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Old 27th July, 2003, 09:57 PM
Aedan Aedan is offline
Chief Systems Administrator
Join Date: September 2001
Location: Europe
Posts: 13,075

Big Windows NT/2000/XP security hole

This was sent to me recently, so I'm reproducing it here so everyone knows. Formatting has been slightly changed to make it fit into AOA!

Title: Potential For Significant Impact On Internet Operations Due To Vulnerability In Microsoft Operating Systems
Date July 24, 2003

SYSTEMS AFFECTED: Computers using the following operating systems:
Microsoft Windows NT 4.0
Microsoft Windows NT 4.0 Terminal Services Edition
Microsoft Windows 2000
Microsoft Windows XP
Microsoft Windows Server 2003

The Department of Homeland Security (DHS) / Information Analysis and Infrastructure Protection (IAIP) National Cyber Security Division (NCSD) is issuing this advisory in consultation with the Microsoft Corporation to heighten awareness of potential Internet disruptions resulting from the possible spread of malicious software exploiting a vulnerability in popular Microsoft Windows operating systems.

DHS expects that exploits are being developed for malicious use. Two additional factors are causing heightened interest in this situation: the affected operating systems are in wide spread use, and exploitation of the vulnerability could permit the execution of arbitrary code. DHS and Microsoft are concerned that a properly written exploit could rapidly spread on the Internet as a worm or virus in a fashion similar to Code Red or Slammer.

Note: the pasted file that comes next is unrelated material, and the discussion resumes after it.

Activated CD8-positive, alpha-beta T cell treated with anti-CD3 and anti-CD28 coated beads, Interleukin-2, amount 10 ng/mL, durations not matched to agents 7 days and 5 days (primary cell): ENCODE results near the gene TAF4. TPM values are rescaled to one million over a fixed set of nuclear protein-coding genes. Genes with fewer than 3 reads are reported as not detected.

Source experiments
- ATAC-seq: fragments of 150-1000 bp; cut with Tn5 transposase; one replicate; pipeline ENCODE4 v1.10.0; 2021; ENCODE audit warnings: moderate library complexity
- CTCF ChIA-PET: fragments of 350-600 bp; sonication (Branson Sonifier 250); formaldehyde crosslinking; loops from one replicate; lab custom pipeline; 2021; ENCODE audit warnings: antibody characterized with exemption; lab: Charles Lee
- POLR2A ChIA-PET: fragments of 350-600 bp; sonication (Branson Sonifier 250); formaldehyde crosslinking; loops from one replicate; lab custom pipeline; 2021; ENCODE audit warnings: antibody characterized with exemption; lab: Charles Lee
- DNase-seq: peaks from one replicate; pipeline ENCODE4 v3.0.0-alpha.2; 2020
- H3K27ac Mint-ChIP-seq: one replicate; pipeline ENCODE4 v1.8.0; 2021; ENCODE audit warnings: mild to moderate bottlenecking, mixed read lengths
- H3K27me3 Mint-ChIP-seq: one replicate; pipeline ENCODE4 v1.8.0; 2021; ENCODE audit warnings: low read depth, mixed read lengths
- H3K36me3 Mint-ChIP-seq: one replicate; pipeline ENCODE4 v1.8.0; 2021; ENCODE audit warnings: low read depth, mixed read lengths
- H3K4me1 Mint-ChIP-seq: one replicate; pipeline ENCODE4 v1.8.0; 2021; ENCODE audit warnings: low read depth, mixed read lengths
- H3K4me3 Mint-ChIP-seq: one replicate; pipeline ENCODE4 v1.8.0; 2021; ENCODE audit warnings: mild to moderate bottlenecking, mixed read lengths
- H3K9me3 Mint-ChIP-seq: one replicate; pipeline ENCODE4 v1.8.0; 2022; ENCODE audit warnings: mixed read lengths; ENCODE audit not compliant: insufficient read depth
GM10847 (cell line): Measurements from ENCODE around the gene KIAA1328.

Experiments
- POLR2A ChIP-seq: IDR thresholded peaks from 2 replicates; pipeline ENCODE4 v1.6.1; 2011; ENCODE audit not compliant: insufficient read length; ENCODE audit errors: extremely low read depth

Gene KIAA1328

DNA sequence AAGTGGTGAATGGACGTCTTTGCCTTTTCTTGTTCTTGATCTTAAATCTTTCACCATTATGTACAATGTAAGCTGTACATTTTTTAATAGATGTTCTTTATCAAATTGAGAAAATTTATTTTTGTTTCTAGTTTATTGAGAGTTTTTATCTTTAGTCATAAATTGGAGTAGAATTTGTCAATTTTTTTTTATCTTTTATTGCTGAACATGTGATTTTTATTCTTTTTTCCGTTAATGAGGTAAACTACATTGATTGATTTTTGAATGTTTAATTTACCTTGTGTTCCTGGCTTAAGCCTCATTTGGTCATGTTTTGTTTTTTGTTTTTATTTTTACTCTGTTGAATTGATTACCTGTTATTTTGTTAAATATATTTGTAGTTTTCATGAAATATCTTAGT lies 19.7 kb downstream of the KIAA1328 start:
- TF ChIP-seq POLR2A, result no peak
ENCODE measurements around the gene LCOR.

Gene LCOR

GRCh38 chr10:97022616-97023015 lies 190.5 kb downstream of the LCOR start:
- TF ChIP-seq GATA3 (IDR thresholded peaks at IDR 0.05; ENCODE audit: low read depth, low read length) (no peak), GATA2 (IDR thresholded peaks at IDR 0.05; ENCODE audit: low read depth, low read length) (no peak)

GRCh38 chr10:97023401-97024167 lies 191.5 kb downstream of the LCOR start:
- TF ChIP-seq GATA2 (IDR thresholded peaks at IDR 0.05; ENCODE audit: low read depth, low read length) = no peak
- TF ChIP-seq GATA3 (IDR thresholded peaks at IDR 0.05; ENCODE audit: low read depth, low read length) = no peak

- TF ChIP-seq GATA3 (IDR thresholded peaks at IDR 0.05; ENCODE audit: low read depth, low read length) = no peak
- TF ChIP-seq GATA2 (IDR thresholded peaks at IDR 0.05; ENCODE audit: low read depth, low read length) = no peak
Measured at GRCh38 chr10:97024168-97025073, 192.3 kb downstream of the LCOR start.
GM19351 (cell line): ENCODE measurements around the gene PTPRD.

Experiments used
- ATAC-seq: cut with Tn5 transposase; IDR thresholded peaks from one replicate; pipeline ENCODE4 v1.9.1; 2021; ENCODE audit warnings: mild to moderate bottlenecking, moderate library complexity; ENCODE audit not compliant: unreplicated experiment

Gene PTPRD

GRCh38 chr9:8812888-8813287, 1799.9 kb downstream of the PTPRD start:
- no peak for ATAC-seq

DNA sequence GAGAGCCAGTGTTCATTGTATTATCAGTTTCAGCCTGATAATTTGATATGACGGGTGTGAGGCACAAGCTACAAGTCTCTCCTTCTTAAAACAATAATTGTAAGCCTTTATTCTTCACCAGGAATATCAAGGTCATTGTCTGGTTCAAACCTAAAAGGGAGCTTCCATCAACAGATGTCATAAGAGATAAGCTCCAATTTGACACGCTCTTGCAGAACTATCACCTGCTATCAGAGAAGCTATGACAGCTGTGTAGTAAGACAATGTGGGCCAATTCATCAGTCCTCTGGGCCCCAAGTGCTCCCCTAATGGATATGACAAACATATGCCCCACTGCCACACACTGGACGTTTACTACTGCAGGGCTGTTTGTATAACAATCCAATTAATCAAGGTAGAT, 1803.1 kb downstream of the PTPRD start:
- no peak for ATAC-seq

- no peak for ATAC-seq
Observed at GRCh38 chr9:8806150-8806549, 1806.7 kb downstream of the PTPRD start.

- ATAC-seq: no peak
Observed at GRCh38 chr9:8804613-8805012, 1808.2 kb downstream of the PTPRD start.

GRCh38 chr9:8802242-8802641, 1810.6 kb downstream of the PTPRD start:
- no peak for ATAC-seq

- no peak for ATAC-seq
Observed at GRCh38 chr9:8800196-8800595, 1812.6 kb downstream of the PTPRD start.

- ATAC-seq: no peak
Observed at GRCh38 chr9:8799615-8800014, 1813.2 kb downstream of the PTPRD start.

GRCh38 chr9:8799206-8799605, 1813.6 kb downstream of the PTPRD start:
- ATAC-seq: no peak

The recently announced Remote Procedure Call (RPC) vulnerability in computers running Microsoft Windows operating systems listed above could be exploited to allow the execution of arbitrary code or could cause a denial of service state in an unprotected computer. Because of the significant percentage of Internet-connected computers running Windows operating systems and using high speed connections (DSL or cable for example), the potential exists for a worm or virus to propagate rapidly across the Internet carrying payloads that might exploit other known vulnerabilities in switching devices, routers, or servers.

There is a vulnerability in the part of RPC that deals with message exchange over TCP/IP. The vulnerability results from the handling of malformed messages. This particular vulnerability affects a Distributed Component Object Model (DCOM) interface with RPC, which listens on RPC enabled ports. This interface handles DCOM object activation requests that are sent by client machines (such as Universal Naming Convention (UNC) paths) to the server. An attacker who successfully exploited this vulnerability would be able to run code with local system privileges on an affected system. The attacker would be able to take any action on the system, including installing programs, viewing changing or deleting data, or creating new accounts with full privileges.

Due to the seriousness of the RPC vulnerability, DHS and Microsoft encourage system administrators and computer owners to take this opportunity to update vulnerable versions of Microsoft Windows operating systems as soon as possible. Microsoft updates, workarounds, and additional information are available at

DHS and Microsoft further suggest that Internet Service Providers and network administrators consider blocking TCP and UDP ports 135, 139, and 445 for inbound connections unless absolutely needed for business or operational purposes.

Advisories recommend the immediate implementation of protective actions, including best practices when available. DHS encourages recipients of this advisory to report information concerning suspicious or criminal activity to law enforcement or a DHS watch office. The DHS Information Analysis and Infrastructure Protection watch offices may be contacted at:

For private citizens and companies – Phone: (202) 323-3205, 1-888-585-9078

For telecommunications industry - Phone: (703) 607-4950

For Federal agencies/departments - Phone: (888) 282-0870

DHS intends to update this alert should it receive additional relevant information, including information provided to it by the user community. Based on this notification, no change to the Homeland Security Advisory System level (HSAS) is anticipated; the current HSAS level is YELLOW.
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